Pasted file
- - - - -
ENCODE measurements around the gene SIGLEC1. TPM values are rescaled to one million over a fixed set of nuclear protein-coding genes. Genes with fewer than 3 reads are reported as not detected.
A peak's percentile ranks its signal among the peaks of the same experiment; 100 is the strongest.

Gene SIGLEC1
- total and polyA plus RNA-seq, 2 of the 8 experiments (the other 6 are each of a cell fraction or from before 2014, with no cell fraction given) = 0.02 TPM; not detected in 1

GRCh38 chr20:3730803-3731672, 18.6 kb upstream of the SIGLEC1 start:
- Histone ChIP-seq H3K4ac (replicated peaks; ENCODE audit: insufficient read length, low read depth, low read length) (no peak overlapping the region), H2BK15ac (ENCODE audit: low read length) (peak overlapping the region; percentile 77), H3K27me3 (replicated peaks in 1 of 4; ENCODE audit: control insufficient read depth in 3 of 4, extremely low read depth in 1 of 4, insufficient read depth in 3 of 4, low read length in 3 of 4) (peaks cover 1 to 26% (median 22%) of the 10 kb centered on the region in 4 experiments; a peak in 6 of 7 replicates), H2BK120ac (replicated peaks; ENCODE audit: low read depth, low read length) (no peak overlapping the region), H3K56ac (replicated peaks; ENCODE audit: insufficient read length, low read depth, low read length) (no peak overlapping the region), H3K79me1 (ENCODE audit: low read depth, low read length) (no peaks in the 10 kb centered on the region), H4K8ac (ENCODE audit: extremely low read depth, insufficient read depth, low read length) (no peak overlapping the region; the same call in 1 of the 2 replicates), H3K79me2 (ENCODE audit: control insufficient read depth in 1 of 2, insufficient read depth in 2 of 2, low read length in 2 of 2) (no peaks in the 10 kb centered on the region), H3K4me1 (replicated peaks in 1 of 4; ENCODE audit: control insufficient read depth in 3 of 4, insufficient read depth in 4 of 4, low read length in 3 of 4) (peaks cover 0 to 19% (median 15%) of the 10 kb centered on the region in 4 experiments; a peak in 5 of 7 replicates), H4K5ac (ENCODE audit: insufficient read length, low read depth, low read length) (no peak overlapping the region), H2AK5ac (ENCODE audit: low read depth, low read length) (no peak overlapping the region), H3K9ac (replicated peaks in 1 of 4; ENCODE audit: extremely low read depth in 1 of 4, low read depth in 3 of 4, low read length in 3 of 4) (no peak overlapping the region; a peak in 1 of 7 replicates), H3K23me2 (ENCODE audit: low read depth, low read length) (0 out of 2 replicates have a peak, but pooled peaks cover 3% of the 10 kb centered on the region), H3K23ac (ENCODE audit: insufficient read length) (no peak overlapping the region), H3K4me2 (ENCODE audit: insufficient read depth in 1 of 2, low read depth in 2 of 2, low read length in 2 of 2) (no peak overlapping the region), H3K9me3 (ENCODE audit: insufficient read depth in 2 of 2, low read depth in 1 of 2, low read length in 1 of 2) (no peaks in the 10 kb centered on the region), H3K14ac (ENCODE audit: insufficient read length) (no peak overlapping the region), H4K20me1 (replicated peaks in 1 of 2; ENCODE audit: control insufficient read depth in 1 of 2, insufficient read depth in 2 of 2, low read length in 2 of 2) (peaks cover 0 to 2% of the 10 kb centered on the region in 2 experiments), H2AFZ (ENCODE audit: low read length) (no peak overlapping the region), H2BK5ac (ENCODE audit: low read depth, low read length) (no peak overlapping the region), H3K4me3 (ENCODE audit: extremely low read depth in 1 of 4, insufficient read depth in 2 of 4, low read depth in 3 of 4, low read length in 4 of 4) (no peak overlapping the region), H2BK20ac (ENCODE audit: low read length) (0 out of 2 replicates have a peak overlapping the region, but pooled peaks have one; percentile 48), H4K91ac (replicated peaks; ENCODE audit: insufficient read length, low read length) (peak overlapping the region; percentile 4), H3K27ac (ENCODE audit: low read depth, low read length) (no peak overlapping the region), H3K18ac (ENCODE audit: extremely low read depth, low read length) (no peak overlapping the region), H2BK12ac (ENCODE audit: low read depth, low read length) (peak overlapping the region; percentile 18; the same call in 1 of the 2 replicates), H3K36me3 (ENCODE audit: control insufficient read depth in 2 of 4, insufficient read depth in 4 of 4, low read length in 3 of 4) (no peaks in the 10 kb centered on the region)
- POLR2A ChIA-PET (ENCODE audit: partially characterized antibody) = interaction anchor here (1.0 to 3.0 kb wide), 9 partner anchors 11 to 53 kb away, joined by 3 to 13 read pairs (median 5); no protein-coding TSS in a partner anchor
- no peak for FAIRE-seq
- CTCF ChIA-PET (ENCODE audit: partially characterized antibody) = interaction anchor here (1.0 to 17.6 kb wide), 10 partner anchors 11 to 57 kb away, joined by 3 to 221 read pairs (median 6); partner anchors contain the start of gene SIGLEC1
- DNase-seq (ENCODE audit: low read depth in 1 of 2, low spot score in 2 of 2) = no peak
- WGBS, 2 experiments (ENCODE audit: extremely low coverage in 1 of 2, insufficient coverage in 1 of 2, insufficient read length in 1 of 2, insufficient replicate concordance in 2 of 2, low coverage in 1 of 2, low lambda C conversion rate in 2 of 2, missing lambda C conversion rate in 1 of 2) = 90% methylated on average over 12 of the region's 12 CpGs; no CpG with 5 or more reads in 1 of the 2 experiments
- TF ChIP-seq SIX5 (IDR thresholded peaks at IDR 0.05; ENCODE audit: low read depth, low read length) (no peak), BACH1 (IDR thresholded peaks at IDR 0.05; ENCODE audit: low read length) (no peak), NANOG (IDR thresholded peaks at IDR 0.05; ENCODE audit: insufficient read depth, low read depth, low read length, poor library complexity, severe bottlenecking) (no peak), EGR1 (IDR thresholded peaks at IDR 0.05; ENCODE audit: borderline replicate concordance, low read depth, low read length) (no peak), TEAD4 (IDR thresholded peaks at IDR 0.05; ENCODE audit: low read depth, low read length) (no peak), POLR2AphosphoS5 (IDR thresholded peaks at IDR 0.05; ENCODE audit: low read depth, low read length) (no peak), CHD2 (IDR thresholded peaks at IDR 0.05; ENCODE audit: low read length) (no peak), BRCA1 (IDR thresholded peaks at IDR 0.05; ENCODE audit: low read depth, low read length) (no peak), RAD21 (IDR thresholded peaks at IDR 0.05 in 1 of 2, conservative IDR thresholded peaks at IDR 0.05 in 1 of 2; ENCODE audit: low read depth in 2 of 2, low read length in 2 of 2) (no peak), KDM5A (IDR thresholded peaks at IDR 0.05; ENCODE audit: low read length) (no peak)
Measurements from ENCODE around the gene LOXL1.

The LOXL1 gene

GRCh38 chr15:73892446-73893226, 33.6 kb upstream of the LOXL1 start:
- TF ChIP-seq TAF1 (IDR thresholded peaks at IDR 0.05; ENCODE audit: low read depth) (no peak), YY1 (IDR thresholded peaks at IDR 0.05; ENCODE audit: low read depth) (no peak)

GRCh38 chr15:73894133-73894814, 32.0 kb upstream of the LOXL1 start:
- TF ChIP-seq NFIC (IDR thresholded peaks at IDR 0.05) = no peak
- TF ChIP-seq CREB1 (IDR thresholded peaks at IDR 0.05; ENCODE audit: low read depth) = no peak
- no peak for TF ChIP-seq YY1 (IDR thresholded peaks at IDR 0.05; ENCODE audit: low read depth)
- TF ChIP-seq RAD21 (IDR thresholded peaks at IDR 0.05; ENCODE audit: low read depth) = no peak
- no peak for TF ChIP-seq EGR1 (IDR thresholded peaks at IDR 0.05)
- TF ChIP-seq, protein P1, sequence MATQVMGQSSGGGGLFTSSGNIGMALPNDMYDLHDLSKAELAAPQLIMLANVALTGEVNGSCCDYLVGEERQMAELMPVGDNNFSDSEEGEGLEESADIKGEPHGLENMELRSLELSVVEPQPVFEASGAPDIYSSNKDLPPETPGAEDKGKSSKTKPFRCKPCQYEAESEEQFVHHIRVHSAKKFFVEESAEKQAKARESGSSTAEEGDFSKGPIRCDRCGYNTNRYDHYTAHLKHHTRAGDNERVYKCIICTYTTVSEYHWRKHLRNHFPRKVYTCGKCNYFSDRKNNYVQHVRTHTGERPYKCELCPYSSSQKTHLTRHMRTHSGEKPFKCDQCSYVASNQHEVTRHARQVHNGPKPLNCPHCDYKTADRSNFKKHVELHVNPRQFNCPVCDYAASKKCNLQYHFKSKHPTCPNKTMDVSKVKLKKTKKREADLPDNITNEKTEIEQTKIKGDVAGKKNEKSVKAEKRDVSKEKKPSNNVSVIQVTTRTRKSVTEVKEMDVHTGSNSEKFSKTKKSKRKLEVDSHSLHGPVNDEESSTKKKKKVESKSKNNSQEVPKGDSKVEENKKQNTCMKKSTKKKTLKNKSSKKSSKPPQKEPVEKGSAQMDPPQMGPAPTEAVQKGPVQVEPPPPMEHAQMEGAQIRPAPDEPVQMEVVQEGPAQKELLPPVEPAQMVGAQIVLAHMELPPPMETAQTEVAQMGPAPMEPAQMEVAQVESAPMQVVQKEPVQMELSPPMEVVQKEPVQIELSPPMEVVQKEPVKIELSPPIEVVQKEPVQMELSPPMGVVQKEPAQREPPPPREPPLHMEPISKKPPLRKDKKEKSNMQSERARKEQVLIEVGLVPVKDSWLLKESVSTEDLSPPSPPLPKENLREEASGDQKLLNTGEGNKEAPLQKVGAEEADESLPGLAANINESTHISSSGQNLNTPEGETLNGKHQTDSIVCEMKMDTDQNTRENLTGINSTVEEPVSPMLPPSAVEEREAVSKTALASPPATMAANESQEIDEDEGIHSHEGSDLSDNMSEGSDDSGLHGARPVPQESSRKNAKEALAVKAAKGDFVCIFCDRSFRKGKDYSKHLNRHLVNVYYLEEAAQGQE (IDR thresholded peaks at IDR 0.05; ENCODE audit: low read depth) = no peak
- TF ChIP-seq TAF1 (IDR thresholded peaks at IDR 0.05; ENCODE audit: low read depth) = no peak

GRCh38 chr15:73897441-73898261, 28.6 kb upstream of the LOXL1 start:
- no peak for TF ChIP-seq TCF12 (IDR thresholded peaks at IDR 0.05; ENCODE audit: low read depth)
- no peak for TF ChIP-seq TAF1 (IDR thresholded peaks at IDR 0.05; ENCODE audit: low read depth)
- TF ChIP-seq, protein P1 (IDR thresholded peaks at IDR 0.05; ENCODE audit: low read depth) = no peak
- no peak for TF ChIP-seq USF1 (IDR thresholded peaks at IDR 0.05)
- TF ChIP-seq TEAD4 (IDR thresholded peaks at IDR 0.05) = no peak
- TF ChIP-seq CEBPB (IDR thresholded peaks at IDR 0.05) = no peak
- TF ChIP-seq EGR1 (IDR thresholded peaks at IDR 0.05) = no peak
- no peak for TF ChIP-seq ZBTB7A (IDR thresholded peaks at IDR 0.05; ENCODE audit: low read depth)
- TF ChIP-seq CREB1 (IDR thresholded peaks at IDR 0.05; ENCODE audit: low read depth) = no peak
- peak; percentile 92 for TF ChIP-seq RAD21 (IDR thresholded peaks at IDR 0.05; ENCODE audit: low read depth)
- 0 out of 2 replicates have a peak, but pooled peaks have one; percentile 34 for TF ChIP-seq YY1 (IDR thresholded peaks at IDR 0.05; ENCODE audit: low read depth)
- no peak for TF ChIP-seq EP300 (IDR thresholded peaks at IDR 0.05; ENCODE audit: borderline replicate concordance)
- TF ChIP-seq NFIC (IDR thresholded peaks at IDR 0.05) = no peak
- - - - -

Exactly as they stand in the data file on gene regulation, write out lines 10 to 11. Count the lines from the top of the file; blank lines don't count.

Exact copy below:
- DNase-seq (ENCODE audit: low read depth in 1 of 2, low spot score in 2 of 2) = no peak
- WGBS, 2 experiments (ENCODE audit: extremely low coverage in 1 of 2, insufficient coverage in 1 of 2, insufficient read length in 1 of 2, insufficient replicate concordance in 2 of 2, low coverage in 1 of 2, low lambda C conversion rate in 2 of 2, missing lambda C conversion rate in 1 of 2) = 90% methylated on average over 12 of the region's 12 CpGs; no CpG with 5 or more reads in 1 of the 2 experiments